“Oooh, you’ve got a ways to go then” said the heavyset man in a thick Minnesota accent upon hearing of my intended destination this day. The man was cruising along in the early morning stillness on a three-wheel bicycle (an adult tricycle, maybe?) in the small town of Heron Lake. I slowed to his leisurely pace of about 6 mph and struck up a conversation, as fellow long-distance cyclists tend to do. “I’m heading to Shaffer’s Crossing where I’ll turn around and head back”, he joyfully replied when I asked where he was headed. I’ve no idea where that is, but I’m sure he eventually got there and happily returned, waving to local townsfolk along the way. Further proof that it’s not how far or fast you go, but to enjoy the ride.
The big man on three wheels was absolutely correct – it was a ways to Mankato. 110 miles total. 66 degrees to start, 91 at the finish. Light winds (thankfully) throughout, except when I found myself in the middle of a huge wind farm – I guess they know to put those big turbines in wind-prone areas!
A nice and shady town square in Windom served as a good place to refuel after about 30 miles. Jax visited the local library housed in a grandiose building that formerly served as a bank. A lot of farmland, and small farm towns, and friendly folks wondering what we were up to… and offering up advice on detours. Summer is construction season in Minnesota, which caused a few extra bonus miles.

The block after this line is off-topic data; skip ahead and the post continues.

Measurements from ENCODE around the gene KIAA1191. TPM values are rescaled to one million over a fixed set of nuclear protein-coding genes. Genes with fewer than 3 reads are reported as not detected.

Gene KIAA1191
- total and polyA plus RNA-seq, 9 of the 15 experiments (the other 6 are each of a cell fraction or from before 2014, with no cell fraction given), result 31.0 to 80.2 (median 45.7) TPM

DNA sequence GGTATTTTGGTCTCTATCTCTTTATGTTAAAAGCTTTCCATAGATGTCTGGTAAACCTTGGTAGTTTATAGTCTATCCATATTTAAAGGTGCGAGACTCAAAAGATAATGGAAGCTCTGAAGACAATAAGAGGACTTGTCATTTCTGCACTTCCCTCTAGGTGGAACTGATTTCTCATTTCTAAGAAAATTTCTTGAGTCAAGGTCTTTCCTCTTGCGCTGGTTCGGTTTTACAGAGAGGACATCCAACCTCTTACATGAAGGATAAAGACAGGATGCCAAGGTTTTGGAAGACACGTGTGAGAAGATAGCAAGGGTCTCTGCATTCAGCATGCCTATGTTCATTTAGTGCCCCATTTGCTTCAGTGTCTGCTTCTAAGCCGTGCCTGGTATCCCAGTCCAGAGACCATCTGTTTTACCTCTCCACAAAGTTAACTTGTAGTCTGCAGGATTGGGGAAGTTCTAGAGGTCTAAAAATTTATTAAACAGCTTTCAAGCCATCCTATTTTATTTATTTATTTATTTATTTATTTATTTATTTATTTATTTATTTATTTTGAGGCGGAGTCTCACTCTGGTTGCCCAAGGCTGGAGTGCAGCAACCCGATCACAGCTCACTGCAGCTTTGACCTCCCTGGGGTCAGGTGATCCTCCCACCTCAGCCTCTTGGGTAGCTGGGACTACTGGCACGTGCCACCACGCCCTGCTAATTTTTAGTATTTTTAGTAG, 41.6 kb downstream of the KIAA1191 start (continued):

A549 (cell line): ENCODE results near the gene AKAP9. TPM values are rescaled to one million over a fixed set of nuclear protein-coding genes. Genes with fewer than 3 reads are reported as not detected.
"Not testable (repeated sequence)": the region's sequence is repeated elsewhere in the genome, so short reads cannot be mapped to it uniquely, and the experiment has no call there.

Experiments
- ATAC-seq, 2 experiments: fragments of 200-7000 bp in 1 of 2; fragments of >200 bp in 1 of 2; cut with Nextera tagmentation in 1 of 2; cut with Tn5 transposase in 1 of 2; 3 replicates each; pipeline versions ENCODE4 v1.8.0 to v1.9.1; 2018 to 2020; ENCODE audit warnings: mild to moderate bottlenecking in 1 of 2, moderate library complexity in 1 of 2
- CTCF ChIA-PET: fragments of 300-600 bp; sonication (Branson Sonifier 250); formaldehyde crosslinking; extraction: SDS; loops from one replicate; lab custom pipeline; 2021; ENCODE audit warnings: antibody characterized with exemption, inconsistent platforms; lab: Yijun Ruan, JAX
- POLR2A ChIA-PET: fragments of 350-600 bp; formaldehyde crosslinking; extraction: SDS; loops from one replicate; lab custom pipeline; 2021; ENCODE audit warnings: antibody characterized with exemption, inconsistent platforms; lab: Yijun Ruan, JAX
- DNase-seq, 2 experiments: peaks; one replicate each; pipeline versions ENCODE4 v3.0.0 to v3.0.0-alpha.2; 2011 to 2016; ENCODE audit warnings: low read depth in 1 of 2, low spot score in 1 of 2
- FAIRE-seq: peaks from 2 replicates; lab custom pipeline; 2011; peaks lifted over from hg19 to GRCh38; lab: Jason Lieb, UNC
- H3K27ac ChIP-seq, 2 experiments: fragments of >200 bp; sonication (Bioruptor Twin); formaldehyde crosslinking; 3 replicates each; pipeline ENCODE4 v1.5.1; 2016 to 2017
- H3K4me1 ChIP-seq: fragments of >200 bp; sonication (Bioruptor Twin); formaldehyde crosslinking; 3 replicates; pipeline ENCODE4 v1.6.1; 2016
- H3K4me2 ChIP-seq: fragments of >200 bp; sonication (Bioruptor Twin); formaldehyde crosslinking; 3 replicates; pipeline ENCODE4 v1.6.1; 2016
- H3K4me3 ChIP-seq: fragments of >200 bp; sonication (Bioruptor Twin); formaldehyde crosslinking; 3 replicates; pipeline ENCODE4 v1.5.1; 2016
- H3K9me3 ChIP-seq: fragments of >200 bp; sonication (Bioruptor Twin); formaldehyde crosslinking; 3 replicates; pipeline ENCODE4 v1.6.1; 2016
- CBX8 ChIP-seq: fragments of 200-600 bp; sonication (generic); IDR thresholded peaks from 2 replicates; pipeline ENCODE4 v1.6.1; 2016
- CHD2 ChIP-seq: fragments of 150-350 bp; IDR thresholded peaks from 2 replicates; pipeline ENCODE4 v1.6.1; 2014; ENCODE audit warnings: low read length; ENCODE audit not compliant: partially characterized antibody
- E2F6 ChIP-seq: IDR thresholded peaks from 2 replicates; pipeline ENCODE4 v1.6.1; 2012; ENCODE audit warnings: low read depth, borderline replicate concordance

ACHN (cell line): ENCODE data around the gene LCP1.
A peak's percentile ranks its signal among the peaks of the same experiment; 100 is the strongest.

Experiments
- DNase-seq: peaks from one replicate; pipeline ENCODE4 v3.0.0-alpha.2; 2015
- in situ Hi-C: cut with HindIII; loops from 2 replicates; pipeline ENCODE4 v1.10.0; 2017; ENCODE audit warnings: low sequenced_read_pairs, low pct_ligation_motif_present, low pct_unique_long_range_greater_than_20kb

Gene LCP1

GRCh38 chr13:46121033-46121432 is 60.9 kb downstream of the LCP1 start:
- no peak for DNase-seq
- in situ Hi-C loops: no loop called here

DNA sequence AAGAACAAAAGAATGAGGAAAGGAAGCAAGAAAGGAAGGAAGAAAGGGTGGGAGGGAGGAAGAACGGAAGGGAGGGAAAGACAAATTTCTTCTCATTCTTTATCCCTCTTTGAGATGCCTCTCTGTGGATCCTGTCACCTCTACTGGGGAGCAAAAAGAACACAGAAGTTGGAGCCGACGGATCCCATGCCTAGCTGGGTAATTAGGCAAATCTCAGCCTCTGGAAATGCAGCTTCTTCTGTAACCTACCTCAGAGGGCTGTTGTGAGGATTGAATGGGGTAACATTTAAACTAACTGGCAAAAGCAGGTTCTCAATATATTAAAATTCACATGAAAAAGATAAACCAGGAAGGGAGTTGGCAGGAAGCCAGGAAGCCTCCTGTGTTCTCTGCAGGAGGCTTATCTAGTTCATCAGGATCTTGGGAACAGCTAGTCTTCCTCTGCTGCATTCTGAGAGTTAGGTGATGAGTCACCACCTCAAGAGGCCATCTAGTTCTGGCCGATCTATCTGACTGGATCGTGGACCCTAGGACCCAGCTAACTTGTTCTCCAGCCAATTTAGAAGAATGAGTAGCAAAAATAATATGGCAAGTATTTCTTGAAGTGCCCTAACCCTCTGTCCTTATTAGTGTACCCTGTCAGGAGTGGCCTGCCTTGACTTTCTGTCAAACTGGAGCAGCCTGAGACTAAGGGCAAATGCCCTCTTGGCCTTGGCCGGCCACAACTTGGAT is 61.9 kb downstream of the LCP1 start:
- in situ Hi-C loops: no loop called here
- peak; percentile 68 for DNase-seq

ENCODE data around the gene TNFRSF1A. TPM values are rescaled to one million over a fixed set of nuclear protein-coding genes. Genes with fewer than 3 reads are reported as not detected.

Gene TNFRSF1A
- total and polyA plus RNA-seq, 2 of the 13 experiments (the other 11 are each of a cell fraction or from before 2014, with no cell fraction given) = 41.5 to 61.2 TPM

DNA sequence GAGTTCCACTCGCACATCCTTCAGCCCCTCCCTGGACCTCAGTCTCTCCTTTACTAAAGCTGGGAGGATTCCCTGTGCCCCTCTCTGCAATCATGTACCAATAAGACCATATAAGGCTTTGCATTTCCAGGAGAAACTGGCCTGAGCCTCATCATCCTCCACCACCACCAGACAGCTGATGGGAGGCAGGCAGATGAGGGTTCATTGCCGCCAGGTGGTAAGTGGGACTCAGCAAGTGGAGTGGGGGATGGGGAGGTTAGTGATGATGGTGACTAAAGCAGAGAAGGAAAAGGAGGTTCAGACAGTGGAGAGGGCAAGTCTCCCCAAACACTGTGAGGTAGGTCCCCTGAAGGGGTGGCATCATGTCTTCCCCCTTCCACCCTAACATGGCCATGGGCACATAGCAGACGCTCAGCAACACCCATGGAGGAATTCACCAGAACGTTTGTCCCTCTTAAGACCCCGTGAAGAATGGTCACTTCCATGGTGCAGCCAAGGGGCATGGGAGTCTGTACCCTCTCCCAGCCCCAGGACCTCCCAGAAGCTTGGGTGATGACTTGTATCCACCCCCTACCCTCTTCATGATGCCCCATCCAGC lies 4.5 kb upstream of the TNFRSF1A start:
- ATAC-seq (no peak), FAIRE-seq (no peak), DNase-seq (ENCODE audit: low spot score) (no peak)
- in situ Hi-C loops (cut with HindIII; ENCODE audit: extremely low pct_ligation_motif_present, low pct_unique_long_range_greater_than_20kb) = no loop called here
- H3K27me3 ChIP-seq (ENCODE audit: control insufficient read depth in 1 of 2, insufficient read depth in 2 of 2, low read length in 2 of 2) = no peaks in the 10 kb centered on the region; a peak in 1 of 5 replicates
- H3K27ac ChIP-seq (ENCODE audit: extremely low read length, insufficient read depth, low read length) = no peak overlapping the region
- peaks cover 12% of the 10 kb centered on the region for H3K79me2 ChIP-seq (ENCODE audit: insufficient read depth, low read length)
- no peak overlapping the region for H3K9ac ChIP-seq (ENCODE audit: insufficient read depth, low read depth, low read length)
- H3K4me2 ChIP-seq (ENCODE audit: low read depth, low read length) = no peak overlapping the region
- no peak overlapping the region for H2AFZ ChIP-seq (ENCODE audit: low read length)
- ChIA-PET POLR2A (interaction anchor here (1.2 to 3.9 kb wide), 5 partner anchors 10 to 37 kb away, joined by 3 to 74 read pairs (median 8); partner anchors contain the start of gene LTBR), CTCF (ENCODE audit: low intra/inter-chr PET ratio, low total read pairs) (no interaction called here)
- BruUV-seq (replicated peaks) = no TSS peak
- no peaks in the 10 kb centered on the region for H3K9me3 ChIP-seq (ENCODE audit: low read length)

An unexpected ‘rural road bike lane’ offered a wonderfully wide shoulder and designated bikeway between the towns of St. James and Madelia, courtesy of the WATonwan COunty Trail System. A thank you and shout out to WATCOTS.
Approaching Mankato, the terrain turned from flat farmland to hilly treelined river valleys. Some might even say mountainous? Witness Mount Kato (a cleaver take on ManKato) – which looks to be a wonderful winter ski area, with at least 3 lifts. But I’m not sure I’d call it a mountain. Steep hill, maybe. It’s nestled along a stunningly beautiful path called the Red Jacket Trail. After 100 miles of farmland, the tree-lined recreation path (converted from a former railway) felt like a totally different world with singing birds, prancing deer… and free-range chickens (no kidding, perhaps they escaped from one of the nearby farms!).
More Rails-to-Trails tomorrow on the way to Red Wing, Minnesota. Looking forward to it!